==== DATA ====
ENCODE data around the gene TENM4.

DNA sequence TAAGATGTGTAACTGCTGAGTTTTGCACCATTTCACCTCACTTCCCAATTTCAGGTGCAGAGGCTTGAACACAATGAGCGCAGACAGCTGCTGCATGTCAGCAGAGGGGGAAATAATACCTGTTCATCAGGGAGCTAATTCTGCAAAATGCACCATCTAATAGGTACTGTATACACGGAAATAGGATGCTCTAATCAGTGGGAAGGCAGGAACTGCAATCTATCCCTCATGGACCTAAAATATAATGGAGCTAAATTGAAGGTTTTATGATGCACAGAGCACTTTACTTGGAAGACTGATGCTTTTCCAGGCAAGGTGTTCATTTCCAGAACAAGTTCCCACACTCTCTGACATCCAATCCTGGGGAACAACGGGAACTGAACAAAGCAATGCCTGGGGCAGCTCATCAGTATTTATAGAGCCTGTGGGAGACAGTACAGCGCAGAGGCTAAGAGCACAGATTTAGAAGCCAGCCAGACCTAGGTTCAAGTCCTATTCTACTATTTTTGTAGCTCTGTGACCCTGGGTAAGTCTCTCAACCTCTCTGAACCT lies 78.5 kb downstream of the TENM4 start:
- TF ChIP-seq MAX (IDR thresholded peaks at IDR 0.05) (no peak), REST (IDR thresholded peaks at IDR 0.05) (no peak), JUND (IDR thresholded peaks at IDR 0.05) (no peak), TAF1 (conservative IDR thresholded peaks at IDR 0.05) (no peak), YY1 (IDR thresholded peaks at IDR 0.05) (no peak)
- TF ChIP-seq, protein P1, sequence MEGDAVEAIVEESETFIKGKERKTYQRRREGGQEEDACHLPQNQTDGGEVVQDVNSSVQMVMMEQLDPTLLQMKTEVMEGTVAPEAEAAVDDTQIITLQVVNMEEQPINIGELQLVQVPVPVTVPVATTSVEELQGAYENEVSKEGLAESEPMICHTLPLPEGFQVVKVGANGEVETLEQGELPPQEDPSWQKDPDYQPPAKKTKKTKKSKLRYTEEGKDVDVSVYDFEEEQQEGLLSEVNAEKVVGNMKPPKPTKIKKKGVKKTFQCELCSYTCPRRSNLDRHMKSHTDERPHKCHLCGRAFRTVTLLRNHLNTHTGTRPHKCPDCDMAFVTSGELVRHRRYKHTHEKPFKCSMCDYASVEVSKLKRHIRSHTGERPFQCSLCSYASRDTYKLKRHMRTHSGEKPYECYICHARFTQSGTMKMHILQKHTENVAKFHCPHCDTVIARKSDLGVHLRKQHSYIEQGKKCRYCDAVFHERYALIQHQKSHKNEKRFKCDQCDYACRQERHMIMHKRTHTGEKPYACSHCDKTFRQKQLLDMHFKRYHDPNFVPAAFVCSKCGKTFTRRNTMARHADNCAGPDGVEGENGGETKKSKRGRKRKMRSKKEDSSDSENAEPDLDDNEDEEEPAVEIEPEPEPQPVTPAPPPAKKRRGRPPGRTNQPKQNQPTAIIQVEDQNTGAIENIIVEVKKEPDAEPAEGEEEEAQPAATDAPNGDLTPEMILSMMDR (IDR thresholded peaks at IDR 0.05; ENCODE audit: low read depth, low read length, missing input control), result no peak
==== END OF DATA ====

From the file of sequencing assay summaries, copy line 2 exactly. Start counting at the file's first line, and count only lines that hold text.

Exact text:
DNA sequence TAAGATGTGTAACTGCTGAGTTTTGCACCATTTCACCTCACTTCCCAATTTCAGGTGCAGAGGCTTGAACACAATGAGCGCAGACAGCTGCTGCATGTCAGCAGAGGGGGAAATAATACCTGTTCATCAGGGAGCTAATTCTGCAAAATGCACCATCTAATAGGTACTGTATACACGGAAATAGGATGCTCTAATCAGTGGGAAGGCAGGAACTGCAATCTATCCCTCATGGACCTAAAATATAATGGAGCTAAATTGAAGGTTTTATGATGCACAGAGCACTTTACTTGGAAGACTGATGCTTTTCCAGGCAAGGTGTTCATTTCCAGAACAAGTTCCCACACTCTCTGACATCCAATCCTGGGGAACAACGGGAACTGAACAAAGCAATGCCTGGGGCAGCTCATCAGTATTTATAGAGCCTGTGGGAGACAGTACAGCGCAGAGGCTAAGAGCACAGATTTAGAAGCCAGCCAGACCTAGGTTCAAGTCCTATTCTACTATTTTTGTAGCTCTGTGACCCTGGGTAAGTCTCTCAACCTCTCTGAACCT lies 78.5 kb downstream of the TENM4 start: